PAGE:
This is how I now see forgiveness vs. unforgiveness. Unforgiveness is a poison that will eat us from the inside. It harms our physical, mental, emotional, and relational self. On the other hand, forgiveness brings health, unity, and harmony to our homes and our communities. Now more than ever, we need forgiveness in the world. Not only will it build a strong self, it will also grow a yielding and harmonious community.

After all, forgiveness is an expression of love, mercy, and grace, helping us to move forward. It is a decision to not hold something against another person, despite what she/he has done to you. It means resisting the desire to pursue revenge, and instead seeking to make things right.

Here is the most important question for you – Have you experienced God’s forgiveness in your own life? If you haven’t, or if you are on defense, ask Jesus to come into your heart and life. Surrender yourself to Him. Then pray for the person who hurt you, that they will realize their own need for God’s forgiveness and give their life to Christ. Then, not only you will witness God’s power, but also the world around you will begin to change.

“And when you stand praying, if you hold anything against anyone, forgive them, so that your Father in heaven may forgive you your sins,” (Mark 11:25)

If you agree to the verse above, say, “Amen!”

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Hatred and Betrayal!

It is so true! I have heard it said that God is the kind of teacher who gives the test first, and then follows up with the lesson. When I read and watched the movie about the life of Joseph, I was moved to tears by his story of hardship and injustice. At times, we may find ourselves facing similar affliction and hatred, because of our beliefs and faith. Joseph told his brothers, “You intended to harm me, but God intended it for good to accomplish what is now being done, the saving of many lives.” (Genesis 50:20)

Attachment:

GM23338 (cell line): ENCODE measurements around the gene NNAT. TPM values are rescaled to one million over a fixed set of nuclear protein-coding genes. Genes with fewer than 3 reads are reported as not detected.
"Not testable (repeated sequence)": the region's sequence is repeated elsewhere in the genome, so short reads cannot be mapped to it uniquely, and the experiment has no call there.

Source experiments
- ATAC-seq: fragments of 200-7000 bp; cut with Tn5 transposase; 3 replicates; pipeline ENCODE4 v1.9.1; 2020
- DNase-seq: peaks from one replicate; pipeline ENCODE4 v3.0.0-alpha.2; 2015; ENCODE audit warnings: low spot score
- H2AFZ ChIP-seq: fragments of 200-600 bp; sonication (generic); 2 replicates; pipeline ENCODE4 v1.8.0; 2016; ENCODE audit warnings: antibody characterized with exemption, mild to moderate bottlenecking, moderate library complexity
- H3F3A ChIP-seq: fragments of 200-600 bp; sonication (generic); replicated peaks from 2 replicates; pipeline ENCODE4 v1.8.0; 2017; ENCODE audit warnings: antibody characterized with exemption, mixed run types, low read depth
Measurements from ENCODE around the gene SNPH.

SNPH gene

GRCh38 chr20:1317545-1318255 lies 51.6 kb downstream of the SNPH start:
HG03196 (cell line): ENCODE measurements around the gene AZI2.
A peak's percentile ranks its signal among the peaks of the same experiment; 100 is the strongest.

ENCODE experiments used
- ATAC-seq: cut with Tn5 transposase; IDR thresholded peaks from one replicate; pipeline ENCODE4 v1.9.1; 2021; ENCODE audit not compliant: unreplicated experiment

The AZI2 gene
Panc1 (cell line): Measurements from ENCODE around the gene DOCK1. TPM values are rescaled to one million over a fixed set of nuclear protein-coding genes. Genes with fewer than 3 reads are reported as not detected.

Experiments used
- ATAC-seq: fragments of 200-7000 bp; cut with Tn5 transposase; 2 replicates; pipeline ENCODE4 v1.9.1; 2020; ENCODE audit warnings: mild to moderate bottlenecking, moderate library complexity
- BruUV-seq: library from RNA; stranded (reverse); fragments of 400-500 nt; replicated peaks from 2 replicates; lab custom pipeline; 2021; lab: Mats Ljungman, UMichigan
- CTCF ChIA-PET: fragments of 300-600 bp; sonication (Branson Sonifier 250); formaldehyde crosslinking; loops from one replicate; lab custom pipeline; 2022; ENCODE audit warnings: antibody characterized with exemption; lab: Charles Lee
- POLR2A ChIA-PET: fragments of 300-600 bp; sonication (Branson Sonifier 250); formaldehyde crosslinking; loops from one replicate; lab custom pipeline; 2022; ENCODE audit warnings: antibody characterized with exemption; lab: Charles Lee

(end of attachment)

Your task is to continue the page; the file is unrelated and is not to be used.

Joseph is an important figure in the Bible’s book of Genesis. His life story is a heartbreaking story, but one with a victorious ending (God’s story always has a good ending). God showed His mighty power through Joseph’s life. Joseph faced much turmoil starting at a very young age. First his brothers planned to kill him, then they sold him into slavery. How could his own flesh and blood betray him? Sadly, jealousy can blind people to the point that they deny their own family.

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Joseph was hired as a slave in Egypt, in the palace of Pharaoh. Time passed and as a result of his hard work, his master Potʹi·phar’ gave him a higher position, putting him in charge of the palace. Joseph grew up to be a very good-looking man, and Potʹi·phar’s wife wanted him to lie down with her. But Joseph knew it would be wrong, and refused her advances. Potʹi·phar’s wife became very angry. When her husband returned home, she lied to him, saying, “That bad Joseph tried to lie down with me!” Potʹi·phar believed his wife, and became very angry with Joseph, having him thrown into prison for seven years. As Joseph endured life in the dungeon, he continued to believe in God and remained hopeful. He gave the other prisoners hope, telling them that their predicament was one of life’s tests and that they must turn to God in faith and trust His promises for their deliverance.

“According to your faith let it be done to you” (Matthew 9:29)